In search of oak woods


Whenever I walk through this oakwood I always feel a sense of timelessness, it’s as if this wood has always been here and time has not touched it. Here, on the westernmost edges of the Celtic uplands, I am walking through an old oak wood, it’s trees twisted with age and wrapped in deep, moist mosses. Lichen beards the tree branches and everywhere, in this wetland, is the sound of bubbling streams.

The woodland is so dense and the landscape so riven with small ravines, that it’s often hard to see more than a few feet ahead and I have the feeling that I might stumble across a shuffling Badger or perhaps catch a glimpse of secretive Pine Marten hunting in the branches of the trees. Looking down the Loch, I watch as a curtain of grey rain sweeps in from west. The moist oceanic climate ensures that the air is often full of a gentle misting rain that feeds the lush growth in this woodland here in the Rahoy hills nature reserve.

As I cross one of the many streams a small bird darts past with a flash of yellow. I lose it amongst the overhanging heather and then catch a glimpse of it once again as it darts about in the stream bed. It is a Grey Wagtail, nimble and quick as it forages for insects in the rocks of the burn. The little bird has returned to these upland woodlands now that summer is here, he has spent the winter in the lowland meadows and rivers away from the cold winds of winter.

Grey Wagtail photo courtesy of gardenbirds.co.uk

He bobs in flight and constantly gives his tail little quick waves. Perhaps he does this to flush out insects from between the rocks or perhaps he wants to show predators he is alert and a difficult prey to catch. Maybe it’s a signal to other wagtails, it seems to say, “I’m here, here, over here.” Or perhaps he just does it because that’s what wagtails do.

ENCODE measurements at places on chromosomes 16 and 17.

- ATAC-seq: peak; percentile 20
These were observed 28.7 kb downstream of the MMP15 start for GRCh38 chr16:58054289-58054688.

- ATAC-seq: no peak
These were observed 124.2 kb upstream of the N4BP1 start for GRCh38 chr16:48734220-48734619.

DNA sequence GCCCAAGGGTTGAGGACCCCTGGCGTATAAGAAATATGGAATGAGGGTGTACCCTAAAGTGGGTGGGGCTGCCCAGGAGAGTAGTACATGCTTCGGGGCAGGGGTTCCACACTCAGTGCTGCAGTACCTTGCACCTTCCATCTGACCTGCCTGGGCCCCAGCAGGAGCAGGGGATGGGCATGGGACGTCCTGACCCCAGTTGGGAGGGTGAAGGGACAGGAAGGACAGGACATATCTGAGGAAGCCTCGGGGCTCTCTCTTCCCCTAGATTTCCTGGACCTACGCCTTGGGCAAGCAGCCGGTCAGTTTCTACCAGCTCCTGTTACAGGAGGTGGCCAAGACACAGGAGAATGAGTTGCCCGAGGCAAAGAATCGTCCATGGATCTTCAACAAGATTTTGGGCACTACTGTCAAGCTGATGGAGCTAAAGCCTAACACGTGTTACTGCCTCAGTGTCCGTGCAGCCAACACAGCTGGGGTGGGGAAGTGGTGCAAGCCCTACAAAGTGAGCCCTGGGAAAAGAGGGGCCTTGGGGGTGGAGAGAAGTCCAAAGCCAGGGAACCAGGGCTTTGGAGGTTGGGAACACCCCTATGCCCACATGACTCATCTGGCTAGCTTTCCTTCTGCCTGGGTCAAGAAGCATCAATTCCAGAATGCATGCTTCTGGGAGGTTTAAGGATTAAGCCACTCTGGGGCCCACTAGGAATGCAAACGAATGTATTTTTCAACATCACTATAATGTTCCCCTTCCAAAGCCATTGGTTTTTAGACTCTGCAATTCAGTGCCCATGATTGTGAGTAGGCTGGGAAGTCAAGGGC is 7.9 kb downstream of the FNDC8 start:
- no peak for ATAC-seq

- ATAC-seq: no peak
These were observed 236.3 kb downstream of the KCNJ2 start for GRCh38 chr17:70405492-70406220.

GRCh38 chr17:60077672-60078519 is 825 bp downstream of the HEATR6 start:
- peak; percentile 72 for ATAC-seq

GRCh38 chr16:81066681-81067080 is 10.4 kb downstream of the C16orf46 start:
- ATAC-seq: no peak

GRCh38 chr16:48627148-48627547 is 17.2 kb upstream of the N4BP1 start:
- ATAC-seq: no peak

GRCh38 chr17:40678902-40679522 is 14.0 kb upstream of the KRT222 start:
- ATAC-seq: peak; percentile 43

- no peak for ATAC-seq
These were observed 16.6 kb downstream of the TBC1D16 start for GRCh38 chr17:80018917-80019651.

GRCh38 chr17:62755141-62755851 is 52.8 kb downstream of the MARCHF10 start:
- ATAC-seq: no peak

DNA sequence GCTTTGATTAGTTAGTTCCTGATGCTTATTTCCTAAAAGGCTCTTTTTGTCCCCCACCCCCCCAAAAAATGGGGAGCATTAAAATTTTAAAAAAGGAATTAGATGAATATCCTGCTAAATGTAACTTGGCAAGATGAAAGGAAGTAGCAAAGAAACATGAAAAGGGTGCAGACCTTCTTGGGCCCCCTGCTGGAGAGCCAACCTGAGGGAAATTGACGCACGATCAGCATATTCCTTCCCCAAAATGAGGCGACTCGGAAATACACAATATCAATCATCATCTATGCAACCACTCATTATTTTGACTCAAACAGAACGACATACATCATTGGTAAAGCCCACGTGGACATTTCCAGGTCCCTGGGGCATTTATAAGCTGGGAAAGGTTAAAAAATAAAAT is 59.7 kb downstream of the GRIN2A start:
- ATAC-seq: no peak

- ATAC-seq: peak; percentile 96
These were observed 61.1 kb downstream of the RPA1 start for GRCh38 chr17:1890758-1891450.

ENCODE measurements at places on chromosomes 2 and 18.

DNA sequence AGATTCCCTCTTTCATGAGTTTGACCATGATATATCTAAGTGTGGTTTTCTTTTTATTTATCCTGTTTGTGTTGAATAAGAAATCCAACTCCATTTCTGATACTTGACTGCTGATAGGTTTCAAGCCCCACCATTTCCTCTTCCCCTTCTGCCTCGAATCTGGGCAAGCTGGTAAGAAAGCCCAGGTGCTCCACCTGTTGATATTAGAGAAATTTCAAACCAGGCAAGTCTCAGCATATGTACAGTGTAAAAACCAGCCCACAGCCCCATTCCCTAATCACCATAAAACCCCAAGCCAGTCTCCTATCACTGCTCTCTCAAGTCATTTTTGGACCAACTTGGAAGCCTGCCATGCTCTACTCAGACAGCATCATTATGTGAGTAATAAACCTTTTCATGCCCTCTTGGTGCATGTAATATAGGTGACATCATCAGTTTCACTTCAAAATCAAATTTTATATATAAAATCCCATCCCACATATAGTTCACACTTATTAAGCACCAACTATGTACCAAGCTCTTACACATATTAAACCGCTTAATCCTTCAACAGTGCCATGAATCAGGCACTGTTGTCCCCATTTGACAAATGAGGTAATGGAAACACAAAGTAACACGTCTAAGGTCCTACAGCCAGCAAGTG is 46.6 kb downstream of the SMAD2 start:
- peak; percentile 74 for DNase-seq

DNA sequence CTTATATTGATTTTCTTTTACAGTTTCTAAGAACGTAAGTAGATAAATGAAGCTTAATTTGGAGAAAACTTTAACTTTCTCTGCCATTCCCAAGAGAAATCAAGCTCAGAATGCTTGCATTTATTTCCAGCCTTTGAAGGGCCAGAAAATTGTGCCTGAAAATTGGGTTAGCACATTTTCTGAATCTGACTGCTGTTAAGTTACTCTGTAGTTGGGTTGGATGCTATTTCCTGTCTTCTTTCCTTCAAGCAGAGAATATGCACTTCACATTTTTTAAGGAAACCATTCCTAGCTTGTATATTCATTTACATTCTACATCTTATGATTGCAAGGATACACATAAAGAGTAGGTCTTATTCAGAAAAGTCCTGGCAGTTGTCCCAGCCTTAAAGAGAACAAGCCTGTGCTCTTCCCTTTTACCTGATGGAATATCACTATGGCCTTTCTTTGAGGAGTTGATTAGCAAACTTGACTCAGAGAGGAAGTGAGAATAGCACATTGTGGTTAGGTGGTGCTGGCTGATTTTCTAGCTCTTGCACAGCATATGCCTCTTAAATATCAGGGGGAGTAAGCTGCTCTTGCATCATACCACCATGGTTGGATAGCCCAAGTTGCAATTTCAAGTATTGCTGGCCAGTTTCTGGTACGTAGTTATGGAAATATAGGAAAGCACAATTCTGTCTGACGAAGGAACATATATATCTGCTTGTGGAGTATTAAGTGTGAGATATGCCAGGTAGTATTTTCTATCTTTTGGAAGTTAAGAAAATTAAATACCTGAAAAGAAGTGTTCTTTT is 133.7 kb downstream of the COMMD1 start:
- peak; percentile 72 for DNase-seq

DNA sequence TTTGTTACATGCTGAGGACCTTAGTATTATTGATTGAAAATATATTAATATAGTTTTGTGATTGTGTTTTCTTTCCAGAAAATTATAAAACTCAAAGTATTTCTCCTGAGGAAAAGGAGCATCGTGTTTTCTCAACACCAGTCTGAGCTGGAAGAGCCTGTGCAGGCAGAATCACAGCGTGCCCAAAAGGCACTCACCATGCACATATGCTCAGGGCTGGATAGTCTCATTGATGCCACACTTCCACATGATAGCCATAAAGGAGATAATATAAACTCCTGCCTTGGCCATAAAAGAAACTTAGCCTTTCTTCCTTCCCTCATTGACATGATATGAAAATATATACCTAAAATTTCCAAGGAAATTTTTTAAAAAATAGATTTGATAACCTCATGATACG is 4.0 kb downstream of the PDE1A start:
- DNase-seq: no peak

Below me the waters of loch Arienas catch the reflections of the passing clouds. The loch is calm today and its waters untroubled. It’s easy to think that this woodland has been as it is, undisturbed for hundreds of years but this ageless quality is an illusion. Once these woods were a hive of industry. The oak woods are full of the remains of Charcoal kilns where wood was converted into charcoal for iron making. Charcoal from these woods was transported by cart and horse to the pier at Lochaline a few miles away. From there it was shipped to the Highland port of Oban.

The charcoal burning here was at its height around the time of the Napoleonic wars when these woods played a crucial role in helping to smelt the iron for ships like Nelson’s Victory that were to defeat the French and Spanish navies at Trafalgar. The smoke that once pervaded the air in this glen has long ago been driven away by the Atlantic wind and the men who burnt charcoal here are long dead. Now it’s hard to believe that this quiet place was once a hive of industry yet if you wander through these woods you may come across small, circular mounds of earth and these are the remains of the kilns that once made the charcoal for Nelsons cannon.

If you enjoyed this short blog you might also like one of my books The Last Hillwalker

Read more about my travels in The Last Hillwalker

Rain is never far away in this place. The grey curtain over the loch sweeps closer and I turn to head for the shelter of my car. As my footsteps pass the wood returns to silence again and the wagtail skips away into the trees beyond the stream.

If you would like to follow my walk through the woods all you need to know is right here

 

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